Sunday, February 27, 2011

Chicken houses I have known

My first chickens were the result of much research by my 10 year old self and continually begging my parents. Fifty nondescript white hens found in a classified ad were carried home in carboard boxes in the back of my dad's pickup. And a dog - but that's another story.
My dad partitioned off part of our little barn with old storm sash windows scavenged from somewhere I nolonger remember. A feeder came courtesy of my grandma and her propensity for buying things at estate auctions. Water was supplied in a pan on the floor. For roosts there were limbs nailed higgly piggly across one corner of the new "hen room". 
These poor birds never got to go outside. Outside was where the chicken-eating beagle that belonged to my brother lived. Outside - no matter how sunny and green- was no safe place for chickens on our farm.

Later, when my kids where small, we had a mini-henhouse in West Virginia. It was just 3' X 6' and 3 feet tall. The house stood on legs so it was about 30 inches off the ground. One whole side was a "picture window" to let in the light and there were 2 nest boxes you could get into through a drop down door.  I liked that henhouse it was easy to clean out through a door set low on the back. You could park the wheelbarrow right up under the edge and use a hoe to pull out all the litter.
We had 3 great hens and a rotten rooster some friends had given us. They spent most of their time in the big chicken yard attached to the house. The three hens laid just enough eggs to keep our family of four well supplied. The rooster was a great defender of his harem from maurauding wildlife, the family dog and anybody else who happened by. We stayed out of the chicken yard as much as possible.
If I did have to enter the yard I used a long piece of stiff metal wire bent into a hook on both ends. I'd reach over the fence and snag that mean rooster's legs in one hook then I'd hang him up from a convenient tree limb by the hook on the other end. I sort of felt bad for hanging him up like that so I'd hurry and finish up what needed doing. Then I'd take him down from the limb. Get my body outside the gate and the rooster still in the hook on the inside. Then I'd set him down and slip the hook lose. He was indignant, but no worse for wear.

More recently when we came back to the family farm we had chicken tractors: big ones, little ones, fat ones, skinny ones, tall ones and short ones. They worked well but all that moving got tiresome. And incidently chicken tractors won't keep out weasels.  A couple of late night dashes out to the pens with the rifle in hand and losing an entire pen of half grown turkeys convinced us of that fact.

Then we had an egg mobile built on an old melon wagon. I loved it for the big laying flock we had. The nestboxes were all on the back wall. You lifted up the flap and collected the eggs. Brian had put drinking cups suspended under the wagon. A water barrel inside the egg mobile kept the cups full. Every few days after we locked the hens up for the night we'd hitch it to the tractor and move it to a new spot.  Unfortunately, it was the victim of straight line winds. It's amazing how many times an eggmobile can roll down a hill. The carnage was horrible. We lost most of a 100 hen laying flock.  Then we went back to chicken tractors. They are low to the ground and low maintianance and the weasels didn't seem so bad afterall. We modified the old chicken tractors with doors to let the hens out during the day. The chickens loved being able to roam during the day. It worked great until we had a plague of hawks and got tired of loosing a hen a day to the Red Tail menace. So we modified what had been our first pig house and and added big outdoor runs for the hens - with bird netting over the top to foil the hawks. And that's where we stopped. My daughter and son in law have inherited the hens and this hen house. It works well for their household flock. There are two seperate sides so the hens can be rotated or one side can be used to raise up replacement pullets. Lydia says there is only one thing she wants to change. She wants to be able to gather the eggs without actually going into the hen house. Having all those chickens milling around her feet makes her nervous.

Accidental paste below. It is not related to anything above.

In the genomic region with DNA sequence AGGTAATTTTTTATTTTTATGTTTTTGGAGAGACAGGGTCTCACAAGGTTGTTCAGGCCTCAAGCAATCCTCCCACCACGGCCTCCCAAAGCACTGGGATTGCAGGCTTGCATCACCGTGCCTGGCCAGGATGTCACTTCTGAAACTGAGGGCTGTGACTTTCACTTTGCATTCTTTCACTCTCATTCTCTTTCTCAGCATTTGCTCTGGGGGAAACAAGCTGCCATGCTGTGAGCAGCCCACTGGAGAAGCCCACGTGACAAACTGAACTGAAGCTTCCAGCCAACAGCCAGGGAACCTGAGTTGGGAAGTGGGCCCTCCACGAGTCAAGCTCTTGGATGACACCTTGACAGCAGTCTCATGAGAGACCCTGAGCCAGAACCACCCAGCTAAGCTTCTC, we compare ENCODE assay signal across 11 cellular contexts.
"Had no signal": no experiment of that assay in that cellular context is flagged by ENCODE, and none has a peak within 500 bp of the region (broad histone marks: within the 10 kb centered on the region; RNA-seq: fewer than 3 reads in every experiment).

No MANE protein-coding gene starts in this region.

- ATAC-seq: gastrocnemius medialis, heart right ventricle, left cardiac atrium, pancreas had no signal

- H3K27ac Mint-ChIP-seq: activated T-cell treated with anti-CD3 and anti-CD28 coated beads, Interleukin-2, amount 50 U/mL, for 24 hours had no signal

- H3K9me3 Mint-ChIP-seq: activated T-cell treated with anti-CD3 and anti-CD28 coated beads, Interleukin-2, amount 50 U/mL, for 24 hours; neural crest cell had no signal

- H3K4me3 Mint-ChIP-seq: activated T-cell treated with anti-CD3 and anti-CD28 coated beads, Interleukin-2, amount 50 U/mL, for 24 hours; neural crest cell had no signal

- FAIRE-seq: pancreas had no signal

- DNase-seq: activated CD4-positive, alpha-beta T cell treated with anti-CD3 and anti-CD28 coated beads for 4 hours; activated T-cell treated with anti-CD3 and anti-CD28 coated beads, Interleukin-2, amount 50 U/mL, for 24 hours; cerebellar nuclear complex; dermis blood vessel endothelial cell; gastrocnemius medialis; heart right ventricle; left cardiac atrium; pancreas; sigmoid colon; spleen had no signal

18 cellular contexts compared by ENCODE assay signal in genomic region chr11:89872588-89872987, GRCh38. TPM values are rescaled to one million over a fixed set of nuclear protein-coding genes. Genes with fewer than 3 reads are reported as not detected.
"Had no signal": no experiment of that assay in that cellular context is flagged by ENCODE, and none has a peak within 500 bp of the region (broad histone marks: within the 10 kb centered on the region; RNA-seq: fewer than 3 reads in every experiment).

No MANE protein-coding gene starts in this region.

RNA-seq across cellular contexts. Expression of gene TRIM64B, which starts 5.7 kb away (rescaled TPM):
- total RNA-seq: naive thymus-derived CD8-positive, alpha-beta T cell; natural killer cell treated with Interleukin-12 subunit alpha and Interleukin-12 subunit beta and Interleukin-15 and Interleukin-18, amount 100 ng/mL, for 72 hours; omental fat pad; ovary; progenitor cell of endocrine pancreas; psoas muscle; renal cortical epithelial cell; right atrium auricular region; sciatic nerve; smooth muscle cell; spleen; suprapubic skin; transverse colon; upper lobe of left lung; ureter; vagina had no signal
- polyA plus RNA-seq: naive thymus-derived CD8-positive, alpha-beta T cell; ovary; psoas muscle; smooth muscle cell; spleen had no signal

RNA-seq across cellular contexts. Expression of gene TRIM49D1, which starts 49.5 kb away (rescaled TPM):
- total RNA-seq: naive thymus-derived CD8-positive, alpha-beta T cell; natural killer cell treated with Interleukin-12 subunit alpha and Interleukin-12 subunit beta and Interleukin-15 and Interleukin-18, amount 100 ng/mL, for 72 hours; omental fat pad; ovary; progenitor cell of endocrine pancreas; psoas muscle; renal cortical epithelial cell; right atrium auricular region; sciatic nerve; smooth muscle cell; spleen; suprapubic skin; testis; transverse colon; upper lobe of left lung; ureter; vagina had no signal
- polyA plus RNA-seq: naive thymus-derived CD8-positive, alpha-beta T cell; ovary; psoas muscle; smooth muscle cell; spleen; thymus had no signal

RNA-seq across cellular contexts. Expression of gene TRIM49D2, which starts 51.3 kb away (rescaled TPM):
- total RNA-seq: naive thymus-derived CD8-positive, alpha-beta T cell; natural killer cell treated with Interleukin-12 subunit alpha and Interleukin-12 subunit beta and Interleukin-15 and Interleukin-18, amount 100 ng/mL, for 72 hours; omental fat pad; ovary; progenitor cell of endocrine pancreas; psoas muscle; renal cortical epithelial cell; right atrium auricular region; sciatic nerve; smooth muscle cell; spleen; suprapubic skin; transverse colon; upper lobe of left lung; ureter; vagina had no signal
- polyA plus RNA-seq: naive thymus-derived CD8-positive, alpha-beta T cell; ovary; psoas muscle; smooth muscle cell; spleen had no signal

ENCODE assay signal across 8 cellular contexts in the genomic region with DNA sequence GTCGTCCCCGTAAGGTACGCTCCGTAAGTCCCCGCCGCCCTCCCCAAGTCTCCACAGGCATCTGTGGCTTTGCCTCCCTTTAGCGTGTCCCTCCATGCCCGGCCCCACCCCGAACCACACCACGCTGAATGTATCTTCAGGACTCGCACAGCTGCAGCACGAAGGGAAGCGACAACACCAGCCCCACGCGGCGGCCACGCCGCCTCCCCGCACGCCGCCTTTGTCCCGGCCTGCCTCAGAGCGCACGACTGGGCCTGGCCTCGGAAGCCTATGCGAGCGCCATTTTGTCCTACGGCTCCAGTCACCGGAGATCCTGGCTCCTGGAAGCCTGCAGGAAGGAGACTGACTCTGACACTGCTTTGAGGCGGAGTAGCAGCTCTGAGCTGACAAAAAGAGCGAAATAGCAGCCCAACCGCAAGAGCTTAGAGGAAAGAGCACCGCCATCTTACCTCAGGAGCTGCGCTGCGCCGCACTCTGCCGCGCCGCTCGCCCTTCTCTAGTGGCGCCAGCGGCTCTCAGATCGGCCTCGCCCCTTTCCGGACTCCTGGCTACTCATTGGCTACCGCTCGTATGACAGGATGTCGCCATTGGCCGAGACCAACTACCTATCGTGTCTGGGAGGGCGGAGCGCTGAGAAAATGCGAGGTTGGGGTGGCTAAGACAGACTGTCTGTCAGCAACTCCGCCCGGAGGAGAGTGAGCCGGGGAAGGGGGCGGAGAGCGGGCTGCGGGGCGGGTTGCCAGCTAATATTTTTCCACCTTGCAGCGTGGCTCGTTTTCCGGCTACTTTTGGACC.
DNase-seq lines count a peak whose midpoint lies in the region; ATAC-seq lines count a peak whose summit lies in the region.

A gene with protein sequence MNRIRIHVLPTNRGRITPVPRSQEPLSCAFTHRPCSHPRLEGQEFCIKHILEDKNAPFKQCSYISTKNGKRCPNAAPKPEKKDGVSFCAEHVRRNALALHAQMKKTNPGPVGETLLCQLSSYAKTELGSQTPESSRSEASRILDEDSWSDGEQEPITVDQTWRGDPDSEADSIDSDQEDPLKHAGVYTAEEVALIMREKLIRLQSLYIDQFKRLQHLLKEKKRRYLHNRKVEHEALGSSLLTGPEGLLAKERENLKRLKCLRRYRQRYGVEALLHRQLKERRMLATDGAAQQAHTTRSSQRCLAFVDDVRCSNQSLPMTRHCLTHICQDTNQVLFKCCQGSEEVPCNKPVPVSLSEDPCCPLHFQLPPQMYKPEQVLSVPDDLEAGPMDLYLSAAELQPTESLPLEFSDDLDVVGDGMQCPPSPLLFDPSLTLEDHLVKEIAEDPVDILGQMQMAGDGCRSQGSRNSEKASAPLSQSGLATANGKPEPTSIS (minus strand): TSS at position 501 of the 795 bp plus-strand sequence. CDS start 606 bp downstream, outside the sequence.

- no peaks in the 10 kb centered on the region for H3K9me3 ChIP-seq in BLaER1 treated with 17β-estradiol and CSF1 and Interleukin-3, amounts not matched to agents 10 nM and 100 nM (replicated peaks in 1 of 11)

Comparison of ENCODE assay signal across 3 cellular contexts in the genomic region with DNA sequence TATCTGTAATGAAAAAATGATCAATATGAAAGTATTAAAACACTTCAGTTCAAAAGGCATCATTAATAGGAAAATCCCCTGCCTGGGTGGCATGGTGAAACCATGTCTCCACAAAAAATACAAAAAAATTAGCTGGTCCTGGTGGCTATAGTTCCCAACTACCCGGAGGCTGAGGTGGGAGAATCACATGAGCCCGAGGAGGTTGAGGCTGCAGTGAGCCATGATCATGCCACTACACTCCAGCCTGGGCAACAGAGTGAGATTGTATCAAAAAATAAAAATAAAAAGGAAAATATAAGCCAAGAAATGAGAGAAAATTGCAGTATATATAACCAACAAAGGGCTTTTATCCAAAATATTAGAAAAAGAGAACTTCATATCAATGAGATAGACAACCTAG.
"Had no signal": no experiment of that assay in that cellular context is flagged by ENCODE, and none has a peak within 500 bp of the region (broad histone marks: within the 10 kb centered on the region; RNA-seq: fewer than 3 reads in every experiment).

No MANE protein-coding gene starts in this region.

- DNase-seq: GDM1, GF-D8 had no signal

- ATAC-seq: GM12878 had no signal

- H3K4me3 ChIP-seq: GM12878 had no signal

So what have I learned from this hen house history? First you can have too many chickens. And you can have too few. Second there is beauty in simplicity and ease of access. Third there is no such thing as a varmint tight henhouse. Fourth I think I know what my next henhouse will look like. I'm thinking something along the lines of the West Virgina henhouse, but mobile. Perhaps with wheels on one end and wheelbarrow handles on the other so that it can be moved. Hmmm....

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